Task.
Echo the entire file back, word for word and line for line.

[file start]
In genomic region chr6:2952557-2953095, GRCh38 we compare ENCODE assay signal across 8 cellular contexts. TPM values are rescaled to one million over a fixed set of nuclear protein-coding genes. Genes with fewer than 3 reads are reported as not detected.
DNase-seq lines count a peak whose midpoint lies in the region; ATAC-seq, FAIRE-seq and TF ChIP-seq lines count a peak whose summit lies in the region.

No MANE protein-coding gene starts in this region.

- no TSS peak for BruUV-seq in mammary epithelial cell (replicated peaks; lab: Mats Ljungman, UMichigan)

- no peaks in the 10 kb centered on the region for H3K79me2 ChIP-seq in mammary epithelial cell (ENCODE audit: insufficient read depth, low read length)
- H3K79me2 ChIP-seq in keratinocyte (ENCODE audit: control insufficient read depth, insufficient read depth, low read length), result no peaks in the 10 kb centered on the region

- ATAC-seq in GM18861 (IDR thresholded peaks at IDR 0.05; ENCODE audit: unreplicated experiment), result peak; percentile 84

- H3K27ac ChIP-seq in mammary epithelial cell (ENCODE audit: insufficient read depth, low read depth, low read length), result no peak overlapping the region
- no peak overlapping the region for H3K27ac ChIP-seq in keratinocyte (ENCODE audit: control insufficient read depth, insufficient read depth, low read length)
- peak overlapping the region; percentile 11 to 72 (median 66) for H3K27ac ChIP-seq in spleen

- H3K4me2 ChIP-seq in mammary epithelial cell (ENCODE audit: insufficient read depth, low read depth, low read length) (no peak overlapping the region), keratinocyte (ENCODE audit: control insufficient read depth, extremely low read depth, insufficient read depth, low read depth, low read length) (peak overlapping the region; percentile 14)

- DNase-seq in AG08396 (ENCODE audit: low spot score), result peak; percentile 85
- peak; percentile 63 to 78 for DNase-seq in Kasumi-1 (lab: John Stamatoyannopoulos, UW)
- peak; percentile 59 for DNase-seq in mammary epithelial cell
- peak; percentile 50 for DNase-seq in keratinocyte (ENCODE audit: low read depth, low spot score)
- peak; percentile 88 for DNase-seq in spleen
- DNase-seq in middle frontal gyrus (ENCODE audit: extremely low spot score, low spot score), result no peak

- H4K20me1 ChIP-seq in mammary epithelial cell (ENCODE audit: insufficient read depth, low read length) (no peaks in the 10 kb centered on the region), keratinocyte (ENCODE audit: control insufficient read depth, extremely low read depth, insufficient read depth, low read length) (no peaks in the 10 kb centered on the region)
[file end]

In genomic region chr6:2952557-2953095, GRCh38 we compare ENCODE assay signal across 8 cellular contexts. TPM values are rescaled to one million over a fixed set of nuclear protein-coding genes. Genes with fewer than 3 reads are reported as not detected.
DNase-seq lines count a peak whose midpoint lies in the region; ATAC-seq, FAIRE-seq and TF ChIP-seq lines count a peak whose summit lies in the region.

No MANE protein-coding gene starts in this region.

- no TSS peak for BruUV-seq in mammary epithelial cell (replicated peaks; lab: Mats Ljungman, UMichigan)

- no peaks in the 10 kb centered on the region for H3K79me2 ChIP-seq in mammary epithelial cell (ENCODE audit: insufficient read depth, low read length)
- H3K79me2 ChIP-seq in keratinocyte (ENCODE audit: control insufficient read depth, insufficient read depth, low read length), result no peaks in the 10 kb centered on the region

- ATAC-seq in GM18861 (IDR thresholded peaks at IDR 0.05; ENCODE audit: unreplicated experiment), result peak; percentile 84

- H3K27ac ChIP-seq in mammary epithelial cell (ENCODE audit: insufficient read depth, low read depth, low read length), result no peak overlapping the region
- no peak overlapping the region for H3K27ac ChIP-seq in keratinocyte (ENCODE audit: control insufficient read depth, insufficient read depth, low read length)
- peak overlapping the region; percentile 11 to 72 (median 66) for H3K27ac ChIP-seq in spleen

- H3K4me2 ChIP-seq in mammary epithelial cell (ENCODE audit: insufficient read depth, low read depth, low read length) (no peak overlapping the region), keratinocyte (ENCODE audit: control insufficient read depth, extremely low read depth, insufficient read depth, low read depth, low read length) (peak overlapping the region; percentile 14)

- DNase-seq in AG08396 (ENCODE audit: low spot score), result peak; percentile 85
- peak; percentile 63 to 78 for DNase-seq in Kasumi-1 (lab: John Stamatoyannopoulos, UW)
- peak; percentile 59 for DNase-seq in mammary epithelial cell
- peak; percentile 50 for DNase-seq in keratinocyte (ENCODE audit: low read depth, low spot score)
- peak; percentile 88 for DNase-seq in spleen
- DNase-seq in middle frontal gyrus (ENCODE audit: extremely low spot score, low spot score), result no peak

- H4K20me1 ChIP-seq in mammary epithelial cell (ENCODE audit: insufficient read depth, low read length) (no peaks in the 10 kb centered on the region), keratinocyte (ENCODE audit: control insufficient read depth, extremely low read depth, insufficient read depth, low read length) (no peaks in the 10 kb centered on the region)